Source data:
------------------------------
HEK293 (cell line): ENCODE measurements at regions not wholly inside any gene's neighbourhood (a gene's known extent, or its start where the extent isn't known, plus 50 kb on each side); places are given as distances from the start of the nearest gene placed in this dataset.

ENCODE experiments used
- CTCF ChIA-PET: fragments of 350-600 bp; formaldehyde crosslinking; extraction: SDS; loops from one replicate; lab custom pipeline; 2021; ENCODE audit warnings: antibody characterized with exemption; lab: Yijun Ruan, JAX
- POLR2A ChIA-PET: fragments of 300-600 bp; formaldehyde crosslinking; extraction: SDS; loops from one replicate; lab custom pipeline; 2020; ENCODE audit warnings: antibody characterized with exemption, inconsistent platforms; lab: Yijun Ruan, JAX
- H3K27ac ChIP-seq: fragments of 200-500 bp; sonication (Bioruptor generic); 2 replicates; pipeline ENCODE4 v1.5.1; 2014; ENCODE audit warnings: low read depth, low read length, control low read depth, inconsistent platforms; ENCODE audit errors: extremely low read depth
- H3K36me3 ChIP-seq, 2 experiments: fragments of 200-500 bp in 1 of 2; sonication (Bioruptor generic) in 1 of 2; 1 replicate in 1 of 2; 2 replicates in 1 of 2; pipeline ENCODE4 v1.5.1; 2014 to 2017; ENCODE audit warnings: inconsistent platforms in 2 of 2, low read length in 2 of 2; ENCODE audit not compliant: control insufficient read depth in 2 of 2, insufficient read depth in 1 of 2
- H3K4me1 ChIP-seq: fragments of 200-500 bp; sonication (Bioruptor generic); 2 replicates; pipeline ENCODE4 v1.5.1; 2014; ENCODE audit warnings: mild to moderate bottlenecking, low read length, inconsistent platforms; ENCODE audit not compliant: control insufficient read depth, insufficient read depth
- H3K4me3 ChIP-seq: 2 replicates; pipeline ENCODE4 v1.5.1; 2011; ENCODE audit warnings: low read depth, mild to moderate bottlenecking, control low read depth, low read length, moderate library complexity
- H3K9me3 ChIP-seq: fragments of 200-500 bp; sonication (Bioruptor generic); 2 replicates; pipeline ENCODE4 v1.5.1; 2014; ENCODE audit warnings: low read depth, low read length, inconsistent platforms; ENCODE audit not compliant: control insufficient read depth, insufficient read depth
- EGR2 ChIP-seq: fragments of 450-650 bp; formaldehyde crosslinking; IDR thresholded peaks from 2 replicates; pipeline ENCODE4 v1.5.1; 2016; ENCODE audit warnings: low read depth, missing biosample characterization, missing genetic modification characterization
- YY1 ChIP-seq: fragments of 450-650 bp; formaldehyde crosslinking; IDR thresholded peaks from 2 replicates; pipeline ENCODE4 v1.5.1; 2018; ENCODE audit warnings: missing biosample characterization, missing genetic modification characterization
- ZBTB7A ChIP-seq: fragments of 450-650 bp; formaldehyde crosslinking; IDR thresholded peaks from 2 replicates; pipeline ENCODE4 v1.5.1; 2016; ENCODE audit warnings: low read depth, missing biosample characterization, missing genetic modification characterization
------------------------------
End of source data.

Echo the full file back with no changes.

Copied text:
HEK293 (cell line): ENCODE measurements at regions not wholly inside any gene's neighbourhood (a gene's known extent, or its start where the extent isn't known, plus 50 kb on each side); places are given as distances from the start of the nearest gene placed in this dataset.

ENCODE experiments used
- CTCF ChIA-PET: fragments of 350-600 bp; formaldehyde crosslinking; extraction: SDS; loops from one replicate; lab custom pipeline; 2021; ENCODE audit warnings: antibody characterized with exemption; lab: Yijun Ruan, JAX
- POLR2A ChIA-PET: fragments of 300-600 bp; formaldehyde crosslinking; extraction: SDS; loops from one replicate; lab custom pipeline; 2020; ENCODE audit warnings: antibody characterized with exemption, inconsistent platforms; lab: Yijun Ruan, JAX
- H3K27ac ChIP-seq: fragments of 200-500 bp; sonication (Bioruptor generic); 2 replicates; pipeline ENCODE4 v1.5.1; 2014; ENCODE audit warnings: low read depth, low read length, control low read depth, inconsistent platforms; ENCODE audit errors: extremely low read depth
- H3K36me3 ChIP-seq, 2 experiments: fragments of 200-500 bp in 1 of 2; sonication (Bioruptor generic) in 1 of 2; 1 replicate in 1 of 2; 2 replicates in 1 of 2; pipeline ENCODE4 v1.5.1; 2014 to 2017; ENCODE audit warnings: inconsistent platforms in 2 of 2, low read length in 2 of 2; ENCODE audit not compliant: control insufficient read depth in 2 of 2, insufficient read depth in 1 of 2
- H3K4me1 ChIP-seq: fragments of 200-500 bp; sonication (Bioruptor generic); 2 replicates; pipeline ENCODE4 v1.5.1; 2014; ENCODE audit warnings: mild to moderate bottlenecking, low read length, inconsistent platforms; ENCODE audit not compliant: control insufficient read depth, insufficient read depth
- H3K4me3 ChIP-seq: 2 replicates; pipeline ENCODE4 v1.5.1; 2011; ENCODE audit warnings: low read depth, mild to moderate bottlenecking, control low read depth, low read length, moderate library complexity
- H3K9me3 ChIP-seq: fragments of 200-500 bp; sonication (Bioruptor generic); 2 replicates; pipeline ENCODE4 v1.5.1; 2014; ENCODE audit warnings: low read depth, low read length, inconsistent platforms; ENCODE audit not compliant: control insufficient read depth, insufficient read depth
- EGR2 ChIP-seq: fragments of 450-650 bp; formaldehyde crosslinking; IDR thresholded peaks from 2 replicates; pipeline ENCODE4 v1.5.1; 2016; ENCODE audit warnings: low read depth, missing biosample characterization, missing genetic modification characterization
- YY1 ChIP-seq: fragments of 450-650 bp; formaldehyde crosslinking; IDR thresholded peaks from 2 replicates; pipeline ENCODE4 v1.5.1; 2018; ENCODE audit warnings: missing biosample characterization, missing genetic modification characterization
- ZBTB7A ChIP-seq: fragments of 450-650 bp; formaldehyde crosslinking; IDR thresholded peaks from 2 replicates; pipeline ENCODE4 v1.5.1; 2016; ENCODE audit warnings: low read depth, missing biosample characterization, missing genetic modification characterization